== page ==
Lucy Stone is asked by an unknown agency to go back to Krassnia, a small Russian republic in the Caucasus. Her mother, Anna, created the Krassniad, a collection of linked together folk tales, and is also a CIA agent. She’s not sure who her father is – either he is local oligarch or a traveller. She is forced to become re-acquainted with the region’s politics whilst working on a game set in the locale. As war threatens to break out between Russia and Georgia, plans are accelerated to get her into the secret Zone which contains the region’s closely guarded secret.
The book moves away from the spy thriller genre that he has been writing within recently, one presumes as a response to the ‘war on terror’, though doesn’t entirely abandon it and comes back into a more science fictional mode. In one sense I was reminded of Tim Powers’ recently republished Declare with its notion of the secret of the world hidden away. Whilst Powers’s book references the Cold War, Macleod is far more in The Matrix mould of things but with he understands both the science and the philosophical underpinnings.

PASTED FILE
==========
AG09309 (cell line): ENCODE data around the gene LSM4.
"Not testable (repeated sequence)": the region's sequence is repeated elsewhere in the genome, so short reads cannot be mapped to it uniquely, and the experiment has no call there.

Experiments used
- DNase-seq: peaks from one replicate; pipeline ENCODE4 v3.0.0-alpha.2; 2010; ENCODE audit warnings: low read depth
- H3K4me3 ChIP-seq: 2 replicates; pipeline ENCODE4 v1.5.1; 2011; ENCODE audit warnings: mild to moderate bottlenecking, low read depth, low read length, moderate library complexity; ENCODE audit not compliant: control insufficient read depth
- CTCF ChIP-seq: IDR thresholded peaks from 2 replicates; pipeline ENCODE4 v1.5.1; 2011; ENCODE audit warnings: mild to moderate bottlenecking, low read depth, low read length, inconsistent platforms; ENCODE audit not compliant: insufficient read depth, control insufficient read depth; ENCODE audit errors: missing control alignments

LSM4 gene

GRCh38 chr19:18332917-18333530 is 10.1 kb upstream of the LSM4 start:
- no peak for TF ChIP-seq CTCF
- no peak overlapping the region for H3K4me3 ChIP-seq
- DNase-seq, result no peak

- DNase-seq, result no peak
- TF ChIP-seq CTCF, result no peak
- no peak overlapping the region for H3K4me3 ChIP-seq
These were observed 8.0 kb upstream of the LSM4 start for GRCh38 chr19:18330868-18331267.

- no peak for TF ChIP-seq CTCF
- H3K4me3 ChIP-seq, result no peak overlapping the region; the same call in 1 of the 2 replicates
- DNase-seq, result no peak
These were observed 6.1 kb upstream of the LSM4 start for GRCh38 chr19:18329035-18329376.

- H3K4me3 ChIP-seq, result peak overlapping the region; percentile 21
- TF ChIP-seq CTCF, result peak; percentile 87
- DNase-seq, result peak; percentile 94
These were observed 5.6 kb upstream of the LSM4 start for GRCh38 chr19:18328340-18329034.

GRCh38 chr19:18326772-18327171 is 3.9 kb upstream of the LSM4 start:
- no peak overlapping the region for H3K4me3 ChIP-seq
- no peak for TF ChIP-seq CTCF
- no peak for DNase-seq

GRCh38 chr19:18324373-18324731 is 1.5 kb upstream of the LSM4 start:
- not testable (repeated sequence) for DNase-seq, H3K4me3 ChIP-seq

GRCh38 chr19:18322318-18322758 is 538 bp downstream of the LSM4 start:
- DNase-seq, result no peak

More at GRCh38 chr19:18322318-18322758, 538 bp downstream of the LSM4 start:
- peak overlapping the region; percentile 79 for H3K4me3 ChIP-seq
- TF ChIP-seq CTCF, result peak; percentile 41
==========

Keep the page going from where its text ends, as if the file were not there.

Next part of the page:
In part I wonder if this novel is riffing off Kim Stanley Robinson‘s excellent novel The Years of Rice and Salt or William Gibson‘s Pattern Recognition and Spook Country. As part of the game of simulacra, Macleod echoes the idea that historical events would take place in the same way, in the main, but the timings would be different. At the same time the novel’s history intersects real history with the South Ossettia troubles. The world itself remains unknowable though. There is a continuing sense (and it might be as I was re-reading Clute‘s review of Pattern Recognition last night (collected in Scores)) that Macleod is re-mining familiar ideas such as false worlds but refreshing them and possibly linking them to something else like post-modernism. The Restoration Game re-uses the ideas of simulacra and resists the temptation to remove responsibility for the world from its inhabitants. Instead it continues the rediscovery and remaking of the familiar, as ‘New Wave of Space Opera’ (though I cannot help feeling that that movement was artificially constructed) did last decade.
Definitely a book to come back to and enjoy again.